The American Pictorial Home Book
or Housekeeper's Encyclopedia - online book

A reference manual of household management in Victorian times.

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MEAT ANT) SAVORY PIES.                          3IS
ful of the mixture, then place the birds into a baking pan, sprinkle over them salt and pepper to suit, then have ready a nice rich and thick pie crust and put over and rather slowly bake a nice brown. Then cut the crust in slices with long corners and turn the underside upon a plate and on each slice place one of the birds for each per­son (with a spoon), and some of the gravy. All should be served hot.
Note.—Other birds and most pies can be made in the same way, only more butter.
Lemon Pi r—Six lemons grated, 8 eggs, 2 coffee cups of white sugar ; beat the eggs thoroughly, reserving the whites of 2 Then mix and stir all together till perfectly smooth ; put the mixture on a crust; then beat the 2 whites to a solid foam and put it on the top for frosting and bake a very delicate brown.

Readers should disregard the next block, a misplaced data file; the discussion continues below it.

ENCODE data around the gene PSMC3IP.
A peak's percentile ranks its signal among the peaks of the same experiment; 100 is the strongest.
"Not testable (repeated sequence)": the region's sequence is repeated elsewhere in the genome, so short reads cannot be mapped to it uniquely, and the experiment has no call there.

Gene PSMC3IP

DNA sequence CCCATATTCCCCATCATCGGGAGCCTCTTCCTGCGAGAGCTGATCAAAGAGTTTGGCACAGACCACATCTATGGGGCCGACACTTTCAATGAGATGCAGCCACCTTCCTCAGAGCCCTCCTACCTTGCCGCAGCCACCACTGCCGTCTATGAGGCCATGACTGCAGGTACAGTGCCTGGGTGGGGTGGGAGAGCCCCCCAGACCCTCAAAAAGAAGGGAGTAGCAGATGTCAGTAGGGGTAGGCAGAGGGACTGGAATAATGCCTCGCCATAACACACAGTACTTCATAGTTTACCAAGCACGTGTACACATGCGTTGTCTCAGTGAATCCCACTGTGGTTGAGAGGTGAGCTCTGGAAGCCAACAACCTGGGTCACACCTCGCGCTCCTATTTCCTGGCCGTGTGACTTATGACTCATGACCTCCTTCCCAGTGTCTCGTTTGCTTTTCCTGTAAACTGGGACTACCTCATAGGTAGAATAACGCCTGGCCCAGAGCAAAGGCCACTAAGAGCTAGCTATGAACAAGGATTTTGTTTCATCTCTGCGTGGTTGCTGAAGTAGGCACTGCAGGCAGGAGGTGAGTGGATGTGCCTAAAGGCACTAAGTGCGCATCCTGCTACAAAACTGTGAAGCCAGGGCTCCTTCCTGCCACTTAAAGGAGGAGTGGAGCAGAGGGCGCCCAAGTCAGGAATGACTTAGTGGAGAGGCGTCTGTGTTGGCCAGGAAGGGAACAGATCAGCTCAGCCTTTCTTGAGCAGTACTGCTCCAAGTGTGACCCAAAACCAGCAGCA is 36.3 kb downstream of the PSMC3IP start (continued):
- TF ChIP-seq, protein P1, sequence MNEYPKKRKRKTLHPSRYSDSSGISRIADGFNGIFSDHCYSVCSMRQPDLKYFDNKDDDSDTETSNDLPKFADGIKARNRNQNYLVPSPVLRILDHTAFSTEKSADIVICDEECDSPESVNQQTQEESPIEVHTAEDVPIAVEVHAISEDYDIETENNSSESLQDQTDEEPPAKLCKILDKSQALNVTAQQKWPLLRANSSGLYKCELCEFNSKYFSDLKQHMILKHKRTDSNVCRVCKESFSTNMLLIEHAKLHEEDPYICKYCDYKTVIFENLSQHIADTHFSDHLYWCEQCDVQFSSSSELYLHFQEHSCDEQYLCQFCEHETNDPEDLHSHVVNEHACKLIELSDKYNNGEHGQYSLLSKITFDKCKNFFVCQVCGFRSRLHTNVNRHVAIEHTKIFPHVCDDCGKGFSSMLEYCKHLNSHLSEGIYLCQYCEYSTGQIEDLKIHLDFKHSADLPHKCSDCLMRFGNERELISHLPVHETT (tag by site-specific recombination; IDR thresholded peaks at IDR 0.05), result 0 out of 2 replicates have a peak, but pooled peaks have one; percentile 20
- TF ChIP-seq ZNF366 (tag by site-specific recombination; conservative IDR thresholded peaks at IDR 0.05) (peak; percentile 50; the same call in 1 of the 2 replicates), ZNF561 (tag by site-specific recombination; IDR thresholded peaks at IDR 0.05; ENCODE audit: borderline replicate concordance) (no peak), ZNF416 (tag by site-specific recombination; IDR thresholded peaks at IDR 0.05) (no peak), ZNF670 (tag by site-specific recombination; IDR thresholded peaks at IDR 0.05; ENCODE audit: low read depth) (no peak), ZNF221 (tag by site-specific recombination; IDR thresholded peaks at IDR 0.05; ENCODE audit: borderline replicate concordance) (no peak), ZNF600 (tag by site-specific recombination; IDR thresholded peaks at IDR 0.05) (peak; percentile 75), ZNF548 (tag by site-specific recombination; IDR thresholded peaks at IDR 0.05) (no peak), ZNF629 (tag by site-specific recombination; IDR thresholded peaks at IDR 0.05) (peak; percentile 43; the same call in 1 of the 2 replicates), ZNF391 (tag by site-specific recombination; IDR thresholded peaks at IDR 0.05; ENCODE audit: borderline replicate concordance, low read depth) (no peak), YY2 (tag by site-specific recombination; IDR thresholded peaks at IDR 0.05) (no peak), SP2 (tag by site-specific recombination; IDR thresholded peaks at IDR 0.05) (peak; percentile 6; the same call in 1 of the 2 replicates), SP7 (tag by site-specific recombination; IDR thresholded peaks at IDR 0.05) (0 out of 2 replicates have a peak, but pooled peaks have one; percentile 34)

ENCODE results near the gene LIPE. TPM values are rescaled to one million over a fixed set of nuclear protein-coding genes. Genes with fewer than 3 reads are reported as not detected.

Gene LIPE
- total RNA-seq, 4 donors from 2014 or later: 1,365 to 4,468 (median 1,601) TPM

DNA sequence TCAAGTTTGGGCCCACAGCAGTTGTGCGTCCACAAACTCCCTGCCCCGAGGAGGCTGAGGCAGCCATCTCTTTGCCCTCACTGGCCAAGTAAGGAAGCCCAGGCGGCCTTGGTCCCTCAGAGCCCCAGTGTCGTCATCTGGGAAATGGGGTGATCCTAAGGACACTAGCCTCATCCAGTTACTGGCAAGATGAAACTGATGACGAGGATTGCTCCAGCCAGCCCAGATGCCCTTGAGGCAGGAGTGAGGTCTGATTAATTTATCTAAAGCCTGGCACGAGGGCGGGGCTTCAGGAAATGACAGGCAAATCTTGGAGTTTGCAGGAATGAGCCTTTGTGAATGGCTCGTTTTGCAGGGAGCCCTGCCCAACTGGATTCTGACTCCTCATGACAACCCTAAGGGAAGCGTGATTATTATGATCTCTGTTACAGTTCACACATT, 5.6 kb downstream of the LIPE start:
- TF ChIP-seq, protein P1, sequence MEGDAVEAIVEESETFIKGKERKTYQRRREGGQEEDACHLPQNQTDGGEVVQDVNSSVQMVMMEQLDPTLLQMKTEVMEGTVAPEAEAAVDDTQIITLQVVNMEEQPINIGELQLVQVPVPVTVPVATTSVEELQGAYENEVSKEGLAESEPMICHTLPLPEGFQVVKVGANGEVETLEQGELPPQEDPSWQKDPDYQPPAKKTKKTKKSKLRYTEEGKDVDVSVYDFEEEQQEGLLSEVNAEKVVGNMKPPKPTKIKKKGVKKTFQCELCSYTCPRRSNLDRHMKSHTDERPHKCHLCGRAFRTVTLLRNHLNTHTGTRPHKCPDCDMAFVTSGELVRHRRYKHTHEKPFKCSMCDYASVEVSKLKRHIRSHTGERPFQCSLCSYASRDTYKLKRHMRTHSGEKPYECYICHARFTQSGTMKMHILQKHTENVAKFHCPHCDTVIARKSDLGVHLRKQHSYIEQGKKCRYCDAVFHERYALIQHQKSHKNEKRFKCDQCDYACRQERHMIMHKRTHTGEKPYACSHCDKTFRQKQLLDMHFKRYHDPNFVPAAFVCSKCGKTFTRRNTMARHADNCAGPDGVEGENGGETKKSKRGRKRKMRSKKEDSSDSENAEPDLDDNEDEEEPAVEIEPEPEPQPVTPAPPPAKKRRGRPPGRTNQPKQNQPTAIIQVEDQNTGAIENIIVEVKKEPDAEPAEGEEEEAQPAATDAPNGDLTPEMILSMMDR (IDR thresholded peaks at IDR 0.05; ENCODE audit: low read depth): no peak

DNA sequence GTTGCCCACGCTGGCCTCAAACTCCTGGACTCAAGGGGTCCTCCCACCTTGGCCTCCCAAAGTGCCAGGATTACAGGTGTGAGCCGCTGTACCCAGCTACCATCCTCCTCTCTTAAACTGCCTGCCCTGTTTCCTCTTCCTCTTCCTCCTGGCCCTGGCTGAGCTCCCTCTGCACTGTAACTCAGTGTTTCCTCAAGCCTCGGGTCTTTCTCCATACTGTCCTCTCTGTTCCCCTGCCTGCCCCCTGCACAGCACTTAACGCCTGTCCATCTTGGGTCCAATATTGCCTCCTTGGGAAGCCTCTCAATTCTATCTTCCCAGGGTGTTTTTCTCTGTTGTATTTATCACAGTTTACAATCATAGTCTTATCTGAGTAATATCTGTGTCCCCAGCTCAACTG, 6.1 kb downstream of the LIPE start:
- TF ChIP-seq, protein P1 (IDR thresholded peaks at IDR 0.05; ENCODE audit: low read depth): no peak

Orange Pies are made in the same manner, using the best white sugar. No flavoring is required for either.
Acid Pie—(Bingham).—One cup soft bread or crackers, 1 cup sugar, 2 cups water, a little lemon, 1 egg, 1 teaspoonful tartaric acid. Bake on one crust. N. B.—The French use a great deal of butter in cooking.            ^
Vinegar PiE;—A cupful each of good fruit vinegar and sugar; boil together in a porcelain kettle and let it cool; add 1 or 2 well-beaten eggs with a tablespoonful of butter. Bake between 2 crusts. If the vinegar is very strong use 1-2 cup of vinegar and 1-2 cupful water. Flavor to taste.
Sliced Potato Pies—(A Southern Dessert).—For this take a deep soup plate to bake it in. Boil or bake medium-sized sweet po­tatoes not quite done; yams are consideree the best. Line the plate with a rich pie paste; slice the potatoes in thin, long chips and place a layer at the bottom of the plate, over this spread a thick layer of nice brown sugar, over this place thin slices of butter or in slugs and sprinkle with flour, seasoning with spices to taste. A large teaspoon­ful each of butter and flour will be sufficient for one pie. Put on another layer of potatoes heaped a litttle in the middle, so as to give it a swell in the center. Mix together equal quantities of the best wine (California will do) and water, or sweet cider, or vinegar and water, or a little brandy diluted with water. Pour in enough to half-fill the pies, sprinkle over them a little flour and place on the upper crust, pinching the edges carefully together. Cut a hole in the center or stick with a fork the upper crust. Bake slowly for 1 hour.
N. B.—In making the above pie I always sprinkle some finely pulverized spices that may be prepared between each layer. Cori­ander seems to be a suitable spice for this pie.